We called the site ‘The Whistle’ instead of ‘The Whistleblower’ because we wished to critique the extent to which identity is a requisite for digital interaction as well as how the verification of online identity on mainstream social media platforms is often linked to the person in question’s power. This can be seen, for example, with the predominant allocation of the Twitter blue verified badge to ‘highly sought users in music, acting, fashion, government, politics, religion, journalism, media, sports, business, and other key interest areas.’ This is problematic in the case of human rights, both because witnesses may wish to protect their identities, and because it is the least powerful who are more likely to be the subjects/witnesses of violations. Our platform’s facilitation of the cross-referencing of a variety of information related to the report’s content and metadata is thus designed to, as much as possible, let the information speak for itself, and therefore to somewhat shift the focus of verification away from the identity of the source.
A second critique is manifest in our site’s interface design, where we rejected the increasingly sophisticated possibilities in favor of a form-following-function simplicity. Sophistication requires complicated code, and often layer upon layer of code. The more code, the greater the chance of corruption and the greater the possibility for obfuscation. Since The Whistle exists to facilitate verification, it thrives on visibility and transparency. Accordingly, we made our interface, and therefore our code, as simple as possible.
Online Marginalia Tool
Katherine Powlesland (Department of Italian/Faculty of Computing) and Isak Herman (Faculty of Computing)
Kath: My PhD is on Dante’s Commedia, a medieval text, and I’m fascinated by some of the creative marginalia inspired by the text, particularly where readers have sought to visualise some of Dante’s more abstract or geometric concepts in Paradise (Fig. 1).
I wanted to explore with Isak whether it was possible to develop an online tool that facilitated not only textual annotation (already successfully developed in MIT’s Annotation Studio, for example) but also took advantage of the interactability of the digital environment in other, non-linguistic, ways. I was interested to know whether the reader’s engagement with a text could be deepened and rendered more active and creative, by inviting the reader to play with animated, sonic or other visual elements to collage their own multimedia marginalia.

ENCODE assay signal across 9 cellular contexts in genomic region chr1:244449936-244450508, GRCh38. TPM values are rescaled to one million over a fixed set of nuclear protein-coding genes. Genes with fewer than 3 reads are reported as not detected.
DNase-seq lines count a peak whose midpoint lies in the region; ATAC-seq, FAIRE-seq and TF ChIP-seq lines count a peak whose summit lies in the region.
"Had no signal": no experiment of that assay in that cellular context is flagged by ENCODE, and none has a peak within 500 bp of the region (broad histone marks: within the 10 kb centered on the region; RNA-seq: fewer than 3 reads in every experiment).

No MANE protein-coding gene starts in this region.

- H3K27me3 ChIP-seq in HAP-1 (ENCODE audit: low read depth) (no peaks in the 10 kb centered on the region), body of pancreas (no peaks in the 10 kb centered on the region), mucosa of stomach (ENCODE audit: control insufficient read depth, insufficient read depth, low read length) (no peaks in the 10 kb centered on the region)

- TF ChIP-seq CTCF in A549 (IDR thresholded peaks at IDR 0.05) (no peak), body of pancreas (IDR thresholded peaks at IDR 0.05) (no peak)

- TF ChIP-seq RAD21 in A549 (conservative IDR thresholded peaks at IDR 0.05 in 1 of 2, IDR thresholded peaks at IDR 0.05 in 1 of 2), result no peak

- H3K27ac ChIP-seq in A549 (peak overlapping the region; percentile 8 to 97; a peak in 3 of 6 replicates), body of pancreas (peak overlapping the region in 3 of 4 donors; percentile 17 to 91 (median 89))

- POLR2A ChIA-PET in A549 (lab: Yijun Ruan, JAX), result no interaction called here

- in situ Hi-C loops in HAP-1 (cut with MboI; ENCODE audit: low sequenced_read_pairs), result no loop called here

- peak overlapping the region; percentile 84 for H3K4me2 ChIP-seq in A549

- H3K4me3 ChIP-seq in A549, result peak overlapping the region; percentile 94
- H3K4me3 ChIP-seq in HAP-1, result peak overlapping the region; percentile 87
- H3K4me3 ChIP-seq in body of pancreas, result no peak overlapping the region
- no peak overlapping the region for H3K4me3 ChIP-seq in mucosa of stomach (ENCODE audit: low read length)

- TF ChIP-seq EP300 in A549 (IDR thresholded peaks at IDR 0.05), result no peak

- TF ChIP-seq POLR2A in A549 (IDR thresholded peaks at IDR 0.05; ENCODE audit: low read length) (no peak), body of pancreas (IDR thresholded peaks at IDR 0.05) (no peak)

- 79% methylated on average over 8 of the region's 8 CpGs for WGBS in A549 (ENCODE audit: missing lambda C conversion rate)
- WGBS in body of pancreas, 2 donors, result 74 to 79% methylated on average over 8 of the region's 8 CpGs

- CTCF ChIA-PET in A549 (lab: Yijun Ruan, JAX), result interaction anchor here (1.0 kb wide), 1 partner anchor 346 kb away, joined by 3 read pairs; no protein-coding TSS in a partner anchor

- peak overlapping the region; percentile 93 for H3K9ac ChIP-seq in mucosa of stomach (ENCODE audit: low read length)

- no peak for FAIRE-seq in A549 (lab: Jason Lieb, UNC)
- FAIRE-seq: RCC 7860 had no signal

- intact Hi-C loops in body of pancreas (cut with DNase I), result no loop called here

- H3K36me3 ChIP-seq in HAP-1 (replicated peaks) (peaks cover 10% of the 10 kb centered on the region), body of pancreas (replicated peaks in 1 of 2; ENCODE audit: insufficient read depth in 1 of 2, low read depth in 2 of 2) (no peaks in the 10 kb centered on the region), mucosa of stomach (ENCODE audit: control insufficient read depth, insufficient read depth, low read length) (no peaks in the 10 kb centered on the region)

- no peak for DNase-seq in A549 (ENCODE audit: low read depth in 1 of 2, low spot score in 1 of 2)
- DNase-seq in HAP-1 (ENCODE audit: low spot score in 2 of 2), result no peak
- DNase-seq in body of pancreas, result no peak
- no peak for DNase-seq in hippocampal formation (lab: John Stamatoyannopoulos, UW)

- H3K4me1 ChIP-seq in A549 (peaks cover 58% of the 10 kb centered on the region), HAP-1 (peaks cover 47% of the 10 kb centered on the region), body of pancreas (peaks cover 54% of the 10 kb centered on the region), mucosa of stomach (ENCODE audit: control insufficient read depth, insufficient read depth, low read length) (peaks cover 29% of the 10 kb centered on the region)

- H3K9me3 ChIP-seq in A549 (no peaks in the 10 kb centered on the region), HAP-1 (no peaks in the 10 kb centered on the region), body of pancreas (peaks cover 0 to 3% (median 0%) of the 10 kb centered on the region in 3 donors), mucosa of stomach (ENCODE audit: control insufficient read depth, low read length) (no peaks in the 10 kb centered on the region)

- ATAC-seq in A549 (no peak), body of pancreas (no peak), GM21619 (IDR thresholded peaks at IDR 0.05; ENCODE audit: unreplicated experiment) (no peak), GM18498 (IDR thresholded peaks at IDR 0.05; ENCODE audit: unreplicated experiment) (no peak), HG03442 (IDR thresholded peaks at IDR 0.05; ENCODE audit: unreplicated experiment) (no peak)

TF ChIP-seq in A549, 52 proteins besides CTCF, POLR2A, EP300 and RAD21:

Isak: My contribution to this collaboration involved a rudimentary introduction to front end web publishing environments, as well as a discussion of the book-keeping trade-offs inherent to online collaborative environment with one or multiple annotators, in light of the common characteristic of modern coding projects wherein the task is less of implementation, rather than design, given prior implementations of sub-components.
In the course of our interactive learning process, we explored the opportunities and limitations of the annotation constraints placed on the interface by the language, as well as the potential for dynamic description of non-textual annotations.
Kath further notes that the sheer volume of code required to script even the simplest of interactions exposed some central issues relating to authorial power and control in the programming environment. Without limitless hours of development time, the process becomes as much about selection and adaptation of existing code as about authoring original code, shifting the creative focus to disambiguation, de-bugging and the necessary application of faultless logic, giving rise to an unequal power relation: for any unexecutable script, the computer will always be right, and the programmer, by opposition, ‘at fault’. As a humanities student, my automatic reaction was to seek to defamiliarise such apparently sterile authorial control through seeking to build in elements of disruption, surprise and challenge. A new theoretical interest in how to script such possibilities such that the code doesn’t simply fail – and a mirrored exploration in my own field of whether and how an equivalent such failure may lurk in language use in ways not conceived of by Adorno and Foucault, for example – is an important legacy of this project for me.
Figure 1: Cornell Fiske Collection, Neumeister 1472: Paradiso 14.